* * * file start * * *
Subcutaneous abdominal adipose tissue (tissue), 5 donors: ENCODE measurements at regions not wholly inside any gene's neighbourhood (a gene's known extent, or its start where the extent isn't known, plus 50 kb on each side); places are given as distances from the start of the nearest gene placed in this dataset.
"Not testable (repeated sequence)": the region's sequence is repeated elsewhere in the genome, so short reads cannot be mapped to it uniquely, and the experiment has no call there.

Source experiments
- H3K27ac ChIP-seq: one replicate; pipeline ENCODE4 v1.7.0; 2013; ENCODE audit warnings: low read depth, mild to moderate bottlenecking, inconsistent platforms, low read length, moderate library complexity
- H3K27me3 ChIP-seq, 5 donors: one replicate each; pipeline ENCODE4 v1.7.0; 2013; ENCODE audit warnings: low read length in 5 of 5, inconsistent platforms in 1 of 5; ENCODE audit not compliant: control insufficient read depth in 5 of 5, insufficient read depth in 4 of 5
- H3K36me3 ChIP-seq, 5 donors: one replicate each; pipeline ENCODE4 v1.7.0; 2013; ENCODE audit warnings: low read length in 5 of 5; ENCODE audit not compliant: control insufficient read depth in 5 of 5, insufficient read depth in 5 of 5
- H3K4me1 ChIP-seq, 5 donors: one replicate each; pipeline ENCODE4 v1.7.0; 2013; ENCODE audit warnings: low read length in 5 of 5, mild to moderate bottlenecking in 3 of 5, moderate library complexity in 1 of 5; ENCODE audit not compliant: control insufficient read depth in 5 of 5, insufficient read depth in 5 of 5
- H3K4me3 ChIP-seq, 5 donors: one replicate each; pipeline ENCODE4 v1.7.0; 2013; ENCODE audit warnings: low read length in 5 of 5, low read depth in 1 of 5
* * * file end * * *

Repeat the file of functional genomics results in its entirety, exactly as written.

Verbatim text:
Subcutaneous abdominal adipose tissue (tissue), 5 donors: ENCODE measurements at regions not wholly inside any gene's neighbourhood (a gene's known extent, or its start where the extent isn't known, plus 50 kb on each side); places are given as distances from the start of the nearest gene placed in this dataset.
"Not testable (repeated sequence)": the region's sequence is repeated elsewhere in the genome, so short reads cannot be mapped to it uniquely, and the experiment has no call there.

Source experiments
- H3K27ac ChIP-seq: one replicate; pipeline ENCODE4 v1.7.0; 2013; ENCODE audit warnings: low read depth, mild to moderate bottlenecking, inconsistent platforms, low read length, moderate library complexity
- H3K27me3 ChIP-seq, 5 donors: one replicate each; pipeline ENCODE4 v1.7.0; 2013; ENCODE audit warnings: low read length in 5 of 5, inconsistent platforms in 1 of 5; ENCODE audit not compliant: control insufficient read depth in 5 of 5, insufficient read depth in 4 of 5
- H3K36me3 ChIP-seq, 5 donors: one replicate each; pipeline ENCODE4 v1.7.0; 2013; ENCODE audit warnings: low read length in 5 of 5; ENCODE audit not compliant: control insufficient read depth in 5 of 5, insufficient read depth in 5 of 5
- H3K4me1 ChIP-seq, 5 donors: one replicate each; pipeline ENCODE4 v1.7.0; 2013; ENCODE audit warnings: low read length in 5 of 5, mild to moderate bottlenecking in 3 of 5, moderate library complexity in 1 of 5; ENCODE audit not compliant: control insufficient read depth in 5 of 5, insufficient read depth in 5 of 5
- H3K4me3 ChIP-seq, 5 donors: one replicate each; pipeline ENCODE4 v1.7.0; 2013; ENCODE audit warnings: low read length in 5 of 5, low read depth in 1 of 5